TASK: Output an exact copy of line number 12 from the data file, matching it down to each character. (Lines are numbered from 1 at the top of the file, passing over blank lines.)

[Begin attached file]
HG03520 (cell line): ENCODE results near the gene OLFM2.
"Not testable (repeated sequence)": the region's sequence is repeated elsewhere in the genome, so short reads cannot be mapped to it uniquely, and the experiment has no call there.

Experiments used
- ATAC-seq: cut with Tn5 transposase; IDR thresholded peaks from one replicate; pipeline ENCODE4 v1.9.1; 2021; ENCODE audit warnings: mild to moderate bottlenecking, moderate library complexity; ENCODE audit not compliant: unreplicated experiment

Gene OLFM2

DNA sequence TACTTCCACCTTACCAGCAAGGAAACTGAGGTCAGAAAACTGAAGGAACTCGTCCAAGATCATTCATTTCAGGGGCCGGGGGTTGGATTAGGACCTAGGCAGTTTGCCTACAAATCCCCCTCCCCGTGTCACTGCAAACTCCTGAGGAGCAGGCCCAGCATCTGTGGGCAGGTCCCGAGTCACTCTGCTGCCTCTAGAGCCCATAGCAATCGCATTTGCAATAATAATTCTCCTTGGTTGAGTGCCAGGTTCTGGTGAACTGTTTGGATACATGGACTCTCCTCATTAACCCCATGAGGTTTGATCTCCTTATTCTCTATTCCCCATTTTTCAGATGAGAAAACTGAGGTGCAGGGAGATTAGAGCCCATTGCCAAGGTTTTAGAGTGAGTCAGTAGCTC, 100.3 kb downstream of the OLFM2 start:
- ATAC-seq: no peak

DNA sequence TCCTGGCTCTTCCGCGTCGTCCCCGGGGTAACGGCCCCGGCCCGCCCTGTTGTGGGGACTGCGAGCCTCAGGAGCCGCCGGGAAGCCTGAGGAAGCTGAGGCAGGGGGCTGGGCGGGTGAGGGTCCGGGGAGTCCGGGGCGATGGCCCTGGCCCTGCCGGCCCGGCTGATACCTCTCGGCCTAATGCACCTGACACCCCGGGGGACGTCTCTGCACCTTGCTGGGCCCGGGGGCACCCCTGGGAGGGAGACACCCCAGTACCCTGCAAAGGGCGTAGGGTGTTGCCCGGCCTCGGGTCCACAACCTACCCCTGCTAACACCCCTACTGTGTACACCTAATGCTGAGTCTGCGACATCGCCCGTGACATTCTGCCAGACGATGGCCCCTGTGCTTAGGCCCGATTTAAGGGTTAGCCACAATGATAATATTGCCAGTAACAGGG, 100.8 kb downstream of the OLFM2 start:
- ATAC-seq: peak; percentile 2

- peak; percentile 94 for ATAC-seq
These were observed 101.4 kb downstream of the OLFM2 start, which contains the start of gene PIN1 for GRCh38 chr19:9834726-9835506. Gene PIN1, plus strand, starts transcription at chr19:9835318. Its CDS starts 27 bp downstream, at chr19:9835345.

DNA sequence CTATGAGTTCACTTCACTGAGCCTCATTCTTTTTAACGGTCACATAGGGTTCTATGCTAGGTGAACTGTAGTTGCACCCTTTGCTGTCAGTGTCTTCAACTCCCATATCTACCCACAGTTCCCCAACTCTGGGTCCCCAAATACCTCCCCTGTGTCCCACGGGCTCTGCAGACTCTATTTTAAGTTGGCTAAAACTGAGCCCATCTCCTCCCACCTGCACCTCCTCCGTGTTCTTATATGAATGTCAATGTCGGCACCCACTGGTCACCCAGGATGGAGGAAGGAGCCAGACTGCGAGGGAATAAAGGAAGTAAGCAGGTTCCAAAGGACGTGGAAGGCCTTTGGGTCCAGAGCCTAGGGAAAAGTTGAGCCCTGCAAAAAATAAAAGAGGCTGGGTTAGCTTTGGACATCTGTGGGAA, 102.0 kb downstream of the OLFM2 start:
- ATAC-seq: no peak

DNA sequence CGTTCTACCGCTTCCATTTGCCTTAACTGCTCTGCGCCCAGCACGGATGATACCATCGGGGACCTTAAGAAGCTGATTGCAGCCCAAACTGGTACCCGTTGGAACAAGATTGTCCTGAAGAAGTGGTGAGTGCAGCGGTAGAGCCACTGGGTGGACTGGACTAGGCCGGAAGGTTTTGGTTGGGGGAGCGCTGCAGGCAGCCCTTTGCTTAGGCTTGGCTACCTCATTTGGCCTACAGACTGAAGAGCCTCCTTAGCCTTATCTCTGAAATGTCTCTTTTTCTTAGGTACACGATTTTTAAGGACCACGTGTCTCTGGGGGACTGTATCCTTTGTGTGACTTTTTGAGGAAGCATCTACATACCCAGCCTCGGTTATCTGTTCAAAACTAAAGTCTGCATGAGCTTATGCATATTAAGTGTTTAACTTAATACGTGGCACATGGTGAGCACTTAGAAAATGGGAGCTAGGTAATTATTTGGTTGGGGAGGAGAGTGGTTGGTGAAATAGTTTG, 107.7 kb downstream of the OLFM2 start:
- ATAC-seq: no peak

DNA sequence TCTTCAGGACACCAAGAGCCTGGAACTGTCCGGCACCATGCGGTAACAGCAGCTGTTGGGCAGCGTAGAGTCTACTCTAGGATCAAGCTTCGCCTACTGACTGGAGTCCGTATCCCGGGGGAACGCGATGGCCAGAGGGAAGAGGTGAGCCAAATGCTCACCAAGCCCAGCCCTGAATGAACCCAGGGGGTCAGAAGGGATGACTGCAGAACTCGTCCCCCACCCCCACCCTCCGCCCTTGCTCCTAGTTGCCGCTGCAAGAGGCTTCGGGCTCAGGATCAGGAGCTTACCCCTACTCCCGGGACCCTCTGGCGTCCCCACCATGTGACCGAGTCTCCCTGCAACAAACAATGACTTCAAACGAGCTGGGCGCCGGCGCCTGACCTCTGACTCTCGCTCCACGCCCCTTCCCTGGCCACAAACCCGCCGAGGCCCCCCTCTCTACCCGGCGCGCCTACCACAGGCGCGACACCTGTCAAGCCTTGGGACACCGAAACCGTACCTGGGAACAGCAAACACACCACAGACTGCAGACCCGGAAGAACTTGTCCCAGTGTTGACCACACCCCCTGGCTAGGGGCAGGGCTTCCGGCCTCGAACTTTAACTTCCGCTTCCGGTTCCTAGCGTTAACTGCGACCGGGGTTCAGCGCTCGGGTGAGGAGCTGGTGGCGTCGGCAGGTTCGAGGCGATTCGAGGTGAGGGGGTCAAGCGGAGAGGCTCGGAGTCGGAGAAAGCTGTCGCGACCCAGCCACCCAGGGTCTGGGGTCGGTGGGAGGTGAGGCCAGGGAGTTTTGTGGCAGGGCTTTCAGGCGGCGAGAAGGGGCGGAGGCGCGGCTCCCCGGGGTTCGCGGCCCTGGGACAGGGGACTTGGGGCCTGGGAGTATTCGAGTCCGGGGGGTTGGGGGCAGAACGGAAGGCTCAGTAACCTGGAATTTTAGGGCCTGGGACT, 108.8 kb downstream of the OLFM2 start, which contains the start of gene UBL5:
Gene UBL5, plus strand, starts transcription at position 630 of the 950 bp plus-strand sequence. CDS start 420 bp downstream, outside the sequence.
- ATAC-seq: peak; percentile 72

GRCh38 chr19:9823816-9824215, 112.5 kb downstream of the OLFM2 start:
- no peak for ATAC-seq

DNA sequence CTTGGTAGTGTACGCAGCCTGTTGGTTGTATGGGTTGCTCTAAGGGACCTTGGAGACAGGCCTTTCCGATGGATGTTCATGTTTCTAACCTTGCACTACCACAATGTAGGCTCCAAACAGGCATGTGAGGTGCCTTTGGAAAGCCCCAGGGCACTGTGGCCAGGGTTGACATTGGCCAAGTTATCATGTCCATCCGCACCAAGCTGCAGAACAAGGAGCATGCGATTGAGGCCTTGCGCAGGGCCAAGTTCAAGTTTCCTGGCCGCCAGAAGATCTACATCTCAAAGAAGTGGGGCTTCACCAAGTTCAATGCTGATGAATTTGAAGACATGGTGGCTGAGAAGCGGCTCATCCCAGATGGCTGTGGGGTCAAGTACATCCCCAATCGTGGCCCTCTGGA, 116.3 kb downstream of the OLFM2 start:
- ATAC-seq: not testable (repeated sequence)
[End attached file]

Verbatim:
DNA sequence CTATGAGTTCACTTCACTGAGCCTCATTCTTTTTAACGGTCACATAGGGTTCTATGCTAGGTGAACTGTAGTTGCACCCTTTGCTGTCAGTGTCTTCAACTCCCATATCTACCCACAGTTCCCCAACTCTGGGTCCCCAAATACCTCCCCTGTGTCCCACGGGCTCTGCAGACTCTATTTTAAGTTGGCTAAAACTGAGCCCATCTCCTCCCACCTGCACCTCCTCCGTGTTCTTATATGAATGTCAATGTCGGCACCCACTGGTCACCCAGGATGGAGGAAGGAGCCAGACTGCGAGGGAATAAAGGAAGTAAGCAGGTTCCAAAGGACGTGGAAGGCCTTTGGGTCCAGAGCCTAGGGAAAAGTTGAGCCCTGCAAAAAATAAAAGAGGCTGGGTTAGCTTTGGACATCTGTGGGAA, 102.0 kb downstream of the OLFM2 start: